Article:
Trade with Iceland Supermarkets a Scam? Skip to content

Trade with Iceland Supermarkets a Scam?

Investigators believe that entrepreneur Jón Ásgeir Jóhannesson’s several hundred billion ISK trade with the Iceland supermarkets in the UK may have been a giant scheme to defraud money from the Icelandic banks.


Jón Ásgeir Jóhannesson. Photo by Páll Stefánsson.

The market abuse may have been going on for years, reports. Jóhannesson released a statement yesterday rejecting all such claims.

Stocks in Iceland supermarkets increased by 74 percent in a period of a few weeks in the summer before the banking collapse in Iceland in October 2008. The resolution committees of Landsbanki and Glitnir banks are now trying to find out why.

The trade with Iceland supermarkets is a complicated affair where a number of companies in different countries are involved.

Five years ago a group of Icelandic investors, called A in this news story, led by Jóhannesson and his business partner Pálmi Haraldsson was founded.

They bought the supermarkets called Iceland in a leveraged buyout with the assistance of the Icelandic banks. According to RÚV, the purchasing price was close to ISK 35 billion (USD 311 million, EUR 233 million) at today’s exchange rate.

Two years later the same parties founded a company, B, and bought the supermarket Iceland at triple the original price, approximately ISK 100 billion (USD 890 million, EUR 640 million), again with loans from the banks.

Investment group A made extensive profits, which were paid out as dividends.

In March 2008, Jóhannesson sold Landsbanki an eight percent share in the supermarket Iceland for ISK 11 billion. In July 2008 he sold a 15 percent share of the supermarket to Landsbanki and Glitnir for ISK 38 billion.

So the banks paid a combined sum of ISK 49 billion (USD 436 million, 312 million) for the shares in the store. The increase in stock value is approximately 74 percent.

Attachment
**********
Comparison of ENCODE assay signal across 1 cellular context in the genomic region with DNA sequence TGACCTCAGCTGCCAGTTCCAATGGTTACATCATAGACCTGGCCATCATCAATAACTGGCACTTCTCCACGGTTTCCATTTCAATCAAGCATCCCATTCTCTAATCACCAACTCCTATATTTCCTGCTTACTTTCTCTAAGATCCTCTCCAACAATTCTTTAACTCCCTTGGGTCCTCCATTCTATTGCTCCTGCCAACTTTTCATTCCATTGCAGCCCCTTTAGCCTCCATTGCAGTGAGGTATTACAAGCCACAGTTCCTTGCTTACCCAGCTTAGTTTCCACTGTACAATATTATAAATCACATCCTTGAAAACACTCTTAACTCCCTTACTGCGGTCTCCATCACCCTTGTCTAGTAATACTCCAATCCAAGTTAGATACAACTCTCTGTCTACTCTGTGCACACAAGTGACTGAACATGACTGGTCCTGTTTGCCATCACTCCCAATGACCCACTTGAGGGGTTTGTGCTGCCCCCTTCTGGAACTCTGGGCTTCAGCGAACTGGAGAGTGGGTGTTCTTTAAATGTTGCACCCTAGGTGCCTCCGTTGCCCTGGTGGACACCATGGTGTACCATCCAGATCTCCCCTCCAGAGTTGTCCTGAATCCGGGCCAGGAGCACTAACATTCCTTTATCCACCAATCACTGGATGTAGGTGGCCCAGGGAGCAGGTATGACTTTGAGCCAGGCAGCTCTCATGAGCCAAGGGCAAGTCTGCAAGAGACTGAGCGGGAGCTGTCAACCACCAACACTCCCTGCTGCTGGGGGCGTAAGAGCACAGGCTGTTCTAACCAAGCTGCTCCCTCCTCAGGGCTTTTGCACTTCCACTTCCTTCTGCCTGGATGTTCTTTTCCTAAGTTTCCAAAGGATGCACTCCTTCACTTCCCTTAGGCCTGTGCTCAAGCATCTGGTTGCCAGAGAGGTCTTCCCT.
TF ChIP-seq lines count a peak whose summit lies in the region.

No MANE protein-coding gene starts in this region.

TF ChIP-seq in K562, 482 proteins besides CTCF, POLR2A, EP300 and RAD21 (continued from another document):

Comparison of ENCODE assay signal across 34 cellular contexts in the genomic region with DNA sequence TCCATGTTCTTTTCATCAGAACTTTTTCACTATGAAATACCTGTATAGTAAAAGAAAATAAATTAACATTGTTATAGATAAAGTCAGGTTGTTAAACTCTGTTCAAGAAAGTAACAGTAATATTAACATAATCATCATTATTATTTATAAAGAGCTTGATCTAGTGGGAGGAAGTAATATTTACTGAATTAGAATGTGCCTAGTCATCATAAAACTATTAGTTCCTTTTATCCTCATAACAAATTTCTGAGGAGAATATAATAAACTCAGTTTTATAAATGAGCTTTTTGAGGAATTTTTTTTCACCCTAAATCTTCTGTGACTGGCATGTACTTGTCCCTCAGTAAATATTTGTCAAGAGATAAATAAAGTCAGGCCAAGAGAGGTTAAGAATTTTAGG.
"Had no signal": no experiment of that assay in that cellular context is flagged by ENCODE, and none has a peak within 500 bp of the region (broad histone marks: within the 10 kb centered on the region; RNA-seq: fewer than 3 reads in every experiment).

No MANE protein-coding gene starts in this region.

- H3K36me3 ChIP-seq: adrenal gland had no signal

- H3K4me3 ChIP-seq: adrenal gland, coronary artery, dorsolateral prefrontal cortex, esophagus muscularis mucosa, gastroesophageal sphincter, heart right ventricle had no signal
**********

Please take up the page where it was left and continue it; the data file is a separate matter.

In September 2008, Landsbanki lent ISK 50 billion to move shares in the supermarket Iceland from Haraldsson’s company Fons to the company Stytta. ISK 48 million were used to pay Fons’s debt to the bank, the remaining ISK 2 billion were not delivered.

Iceland supermarkets were valued at ISK 35 billion in 2005, at ISK 100 billion in 2007 and ISK 250 billion in 2008, judging by the trade that took place shortly before the collapse.

The resolution committees of Landsbanki and Glitnir are now looking into the trade with the stores with the assistance of specialized investigators. Parts of the investigation have landed in the office of the special prosecutor because of the banking collapse.

One of RÚV’s sources commented this is “the most complicated shitty plot” he has ever seen. It is suspected to have been one giant illusion and market abuse staged to suck money out of the banks.

These allegations are rejected by Jóhannesson. “Since [the supermarket] Iceland was bought in 2005 it has paid Icelandic investors, including Landsbanki Íslands, approximately 67 billion krónur in dividends. In spite of that, the company’s shares are valued at 200-250 billion today but Landsbanki Íslands’s resolution committee recently rejected an offer to the company worth 1 billion pounds. I dare to state that this asset is the most valuable asset of the old banks and will pay almost a third of Landsbanki’s Icesave hole. No one will lose out on this investment, because Iceland [the supermarket] is among the most valuable privately-owned companies in Britain,” he wrote in his statement.

Click here and here to read more about the affairs of Jón Ásgeir Jóhannesson.

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